A different funding approach for the Australian’s major road project WestConnex
New South Wales Government’s key infrastructure project, WestConnex is one of the largest motorway projects in Australia, connecting Sydney’s west and southwest with the Central Business District (CBD), Sydney Airport and Port Botany (Australia's second busiest container port). The project is expected to ease congestion and reduce travel times between the airport and the business district of Parramatta (located 23 km west of the CBD) by 40 minutes while bypassing up to 52 sets of traffic lights. The total project cost is estimated to be A$11.5 billion and its procurement should start in 2015.
Initial funding for the project will be provided by the Federal and State governments. In this respect, the Australian Government announced in May 2014 that it will provide A$2 billion of concessional loans in addition to the A$1.5 billion (grant) already committed, while the NSW Government is providing A$1.8 billion as equity investment in the project.
Having the project initially funded by the Government is a significant departure from the traditional public-private partnerships (PPPs) model which has been widely used for major road projects in Australia. In this case, the idea is to seek private funding at a later stage by issuing non-recourse debt once traffic is established (i.e. a debt secured by the future revenue generated through collection of tolls, but for which the State is not liable). Private funding can also be raised by selling Government equity investment in the state-owned operator once the project has proven to be profitable. Some analysts have described this model as a “Government Builds, Tolls then Sells (GBTS)”.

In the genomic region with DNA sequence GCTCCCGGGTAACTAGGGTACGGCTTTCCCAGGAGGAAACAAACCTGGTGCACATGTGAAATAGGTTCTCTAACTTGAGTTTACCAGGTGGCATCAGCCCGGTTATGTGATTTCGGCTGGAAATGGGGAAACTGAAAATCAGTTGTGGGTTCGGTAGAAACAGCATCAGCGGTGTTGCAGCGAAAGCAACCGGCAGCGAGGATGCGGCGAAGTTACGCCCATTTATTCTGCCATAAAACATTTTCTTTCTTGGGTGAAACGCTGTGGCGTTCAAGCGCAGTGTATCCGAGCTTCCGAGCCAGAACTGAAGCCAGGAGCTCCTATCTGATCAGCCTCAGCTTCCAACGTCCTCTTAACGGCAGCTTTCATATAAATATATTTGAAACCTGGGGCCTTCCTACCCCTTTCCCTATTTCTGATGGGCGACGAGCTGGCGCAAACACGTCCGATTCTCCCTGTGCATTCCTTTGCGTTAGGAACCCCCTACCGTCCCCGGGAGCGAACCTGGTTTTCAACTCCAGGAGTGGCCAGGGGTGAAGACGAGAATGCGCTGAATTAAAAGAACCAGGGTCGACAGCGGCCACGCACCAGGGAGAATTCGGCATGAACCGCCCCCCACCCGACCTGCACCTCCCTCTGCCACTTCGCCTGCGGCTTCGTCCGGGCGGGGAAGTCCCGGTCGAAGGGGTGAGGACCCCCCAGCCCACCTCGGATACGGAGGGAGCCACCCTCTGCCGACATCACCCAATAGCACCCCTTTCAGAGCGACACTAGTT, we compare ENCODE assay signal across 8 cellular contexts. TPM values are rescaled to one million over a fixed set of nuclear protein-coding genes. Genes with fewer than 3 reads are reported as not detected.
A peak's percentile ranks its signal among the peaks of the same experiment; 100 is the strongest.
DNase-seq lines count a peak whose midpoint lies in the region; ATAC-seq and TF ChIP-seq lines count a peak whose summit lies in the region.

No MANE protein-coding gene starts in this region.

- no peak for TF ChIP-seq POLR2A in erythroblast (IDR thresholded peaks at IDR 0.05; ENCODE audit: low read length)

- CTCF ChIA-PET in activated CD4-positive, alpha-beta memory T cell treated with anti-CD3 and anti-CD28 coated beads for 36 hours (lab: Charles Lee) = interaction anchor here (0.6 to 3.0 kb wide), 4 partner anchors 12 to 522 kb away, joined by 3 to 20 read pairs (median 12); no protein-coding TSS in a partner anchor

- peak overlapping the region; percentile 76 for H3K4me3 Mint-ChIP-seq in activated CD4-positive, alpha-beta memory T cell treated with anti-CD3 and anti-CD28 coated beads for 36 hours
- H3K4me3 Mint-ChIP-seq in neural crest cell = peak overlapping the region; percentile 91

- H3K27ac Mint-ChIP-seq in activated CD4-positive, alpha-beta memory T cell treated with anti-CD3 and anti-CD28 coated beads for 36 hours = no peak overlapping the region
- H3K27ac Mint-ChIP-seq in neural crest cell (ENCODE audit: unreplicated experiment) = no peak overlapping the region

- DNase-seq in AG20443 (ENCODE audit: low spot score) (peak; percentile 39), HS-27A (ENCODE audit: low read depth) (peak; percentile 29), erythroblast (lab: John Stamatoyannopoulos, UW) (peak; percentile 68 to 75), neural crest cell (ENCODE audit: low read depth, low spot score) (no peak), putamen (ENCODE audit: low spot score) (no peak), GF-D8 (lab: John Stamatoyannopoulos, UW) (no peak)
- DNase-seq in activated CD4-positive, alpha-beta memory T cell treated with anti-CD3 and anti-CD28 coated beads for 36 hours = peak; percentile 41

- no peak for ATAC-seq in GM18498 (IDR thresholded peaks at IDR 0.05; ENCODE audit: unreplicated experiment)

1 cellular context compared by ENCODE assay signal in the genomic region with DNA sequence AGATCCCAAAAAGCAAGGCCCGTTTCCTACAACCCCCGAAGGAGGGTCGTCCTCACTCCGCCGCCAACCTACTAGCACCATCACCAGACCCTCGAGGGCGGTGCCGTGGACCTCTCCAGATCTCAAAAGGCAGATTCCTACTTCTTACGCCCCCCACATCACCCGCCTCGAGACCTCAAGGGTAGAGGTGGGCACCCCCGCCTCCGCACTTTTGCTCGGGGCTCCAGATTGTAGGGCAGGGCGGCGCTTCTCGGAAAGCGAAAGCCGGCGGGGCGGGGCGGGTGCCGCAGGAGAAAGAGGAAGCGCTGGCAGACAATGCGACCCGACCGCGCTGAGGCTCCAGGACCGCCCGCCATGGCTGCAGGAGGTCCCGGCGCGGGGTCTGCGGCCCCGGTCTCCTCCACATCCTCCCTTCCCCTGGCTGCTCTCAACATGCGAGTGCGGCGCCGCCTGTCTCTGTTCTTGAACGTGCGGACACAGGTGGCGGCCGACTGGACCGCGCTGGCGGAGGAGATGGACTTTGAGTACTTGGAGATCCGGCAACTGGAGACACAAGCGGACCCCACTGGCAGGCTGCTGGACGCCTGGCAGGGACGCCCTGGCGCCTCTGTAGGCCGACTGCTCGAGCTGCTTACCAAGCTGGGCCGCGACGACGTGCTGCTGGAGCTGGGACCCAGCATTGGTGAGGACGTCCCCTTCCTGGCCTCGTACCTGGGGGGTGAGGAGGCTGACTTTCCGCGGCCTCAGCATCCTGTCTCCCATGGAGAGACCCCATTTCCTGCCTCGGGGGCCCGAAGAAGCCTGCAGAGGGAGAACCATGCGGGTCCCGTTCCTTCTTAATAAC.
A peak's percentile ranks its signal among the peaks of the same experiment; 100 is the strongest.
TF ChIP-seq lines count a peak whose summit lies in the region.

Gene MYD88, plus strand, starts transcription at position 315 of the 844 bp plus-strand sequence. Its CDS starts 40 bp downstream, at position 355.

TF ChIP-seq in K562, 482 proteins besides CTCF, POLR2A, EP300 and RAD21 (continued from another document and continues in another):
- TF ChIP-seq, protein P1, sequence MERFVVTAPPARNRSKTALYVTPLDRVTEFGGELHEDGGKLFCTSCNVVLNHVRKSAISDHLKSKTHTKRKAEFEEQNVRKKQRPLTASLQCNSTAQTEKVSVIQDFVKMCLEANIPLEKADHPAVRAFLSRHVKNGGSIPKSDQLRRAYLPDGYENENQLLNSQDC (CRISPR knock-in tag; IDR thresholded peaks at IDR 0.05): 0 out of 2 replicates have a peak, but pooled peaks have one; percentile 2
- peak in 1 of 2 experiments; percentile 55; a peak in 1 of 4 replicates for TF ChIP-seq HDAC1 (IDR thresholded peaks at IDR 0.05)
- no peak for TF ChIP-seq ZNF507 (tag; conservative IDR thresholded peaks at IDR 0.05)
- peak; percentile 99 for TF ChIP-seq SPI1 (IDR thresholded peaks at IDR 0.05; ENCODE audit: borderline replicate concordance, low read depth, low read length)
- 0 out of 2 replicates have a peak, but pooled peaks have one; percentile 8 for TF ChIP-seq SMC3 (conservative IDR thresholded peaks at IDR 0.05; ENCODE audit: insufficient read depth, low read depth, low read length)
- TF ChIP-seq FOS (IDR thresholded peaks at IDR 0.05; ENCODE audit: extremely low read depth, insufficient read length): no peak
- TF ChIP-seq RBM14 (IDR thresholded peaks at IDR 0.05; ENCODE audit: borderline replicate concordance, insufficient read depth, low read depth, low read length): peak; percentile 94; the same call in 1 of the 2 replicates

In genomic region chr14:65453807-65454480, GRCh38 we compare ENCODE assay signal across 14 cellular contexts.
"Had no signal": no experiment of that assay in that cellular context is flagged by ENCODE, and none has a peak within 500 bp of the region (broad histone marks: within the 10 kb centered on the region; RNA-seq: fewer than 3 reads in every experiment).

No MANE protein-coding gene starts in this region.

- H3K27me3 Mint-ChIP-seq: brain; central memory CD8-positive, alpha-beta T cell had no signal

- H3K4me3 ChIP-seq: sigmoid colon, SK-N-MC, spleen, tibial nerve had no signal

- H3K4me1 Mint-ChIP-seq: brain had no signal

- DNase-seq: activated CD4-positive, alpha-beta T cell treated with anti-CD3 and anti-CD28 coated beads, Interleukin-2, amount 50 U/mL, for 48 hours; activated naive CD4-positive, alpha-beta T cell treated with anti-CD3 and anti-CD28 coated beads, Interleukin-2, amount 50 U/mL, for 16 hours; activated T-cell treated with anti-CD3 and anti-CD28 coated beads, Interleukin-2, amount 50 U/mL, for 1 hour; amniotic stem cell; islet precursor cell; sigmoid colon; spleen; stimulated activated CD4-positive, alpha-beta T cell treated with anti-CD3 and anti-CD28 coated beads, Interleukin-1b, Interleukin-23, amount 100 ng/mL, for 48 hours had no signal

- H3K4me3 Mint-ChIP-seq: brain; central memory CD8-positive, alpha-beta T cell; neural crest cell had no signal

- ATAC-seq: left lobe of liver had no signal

The decision to shift initial “traffic risk” back to the public might reflect the problems encountered by several high-profile road projects like Sydney’s Lane Cove and Cross City tunnels or Brisbane’s A$3bn CLEM7 tunnel, which have suffered from inaccurate traffic projections (or too aggressive bidding) leading to insufficient collection of tolls to cover the cost of the private operator.
To address concerns related to traffic projections, other projects like the “East West Link” mega-project in Melbourne are being procured as “availability payment” PPPs. Under this PPP model, the State sets and retains all tolls and pays the concessionaire a predefined sum at regular time intervals (for example, every six months) over the life of the project contract, provided that the road is available for users and meets predefined quality standards. In other words, while the private partner designs, constructs, finances, operates and maintains the road, its revenue stream does not depend upon the amount of tolls collected.
Overall, PPPs have been widely used to develop transport infrastructure in Australia with around 25 projects contracted since the late 90’s for a value close to A$37 billion (this represents more than 50% of the total cost of PPP Projects awarded in Australia). What the two cases mentioned above, “WestConnex” and “East-West Link” demonstrate is that different PPP structure might be needed to adjust to evolving market circumstances and risk appetite.
For an overview of recent trends of PPPs, please see the Chapter 3 of the Review of Developments in Transport in Asia and the Pacific - 2013 (page 66 to 77).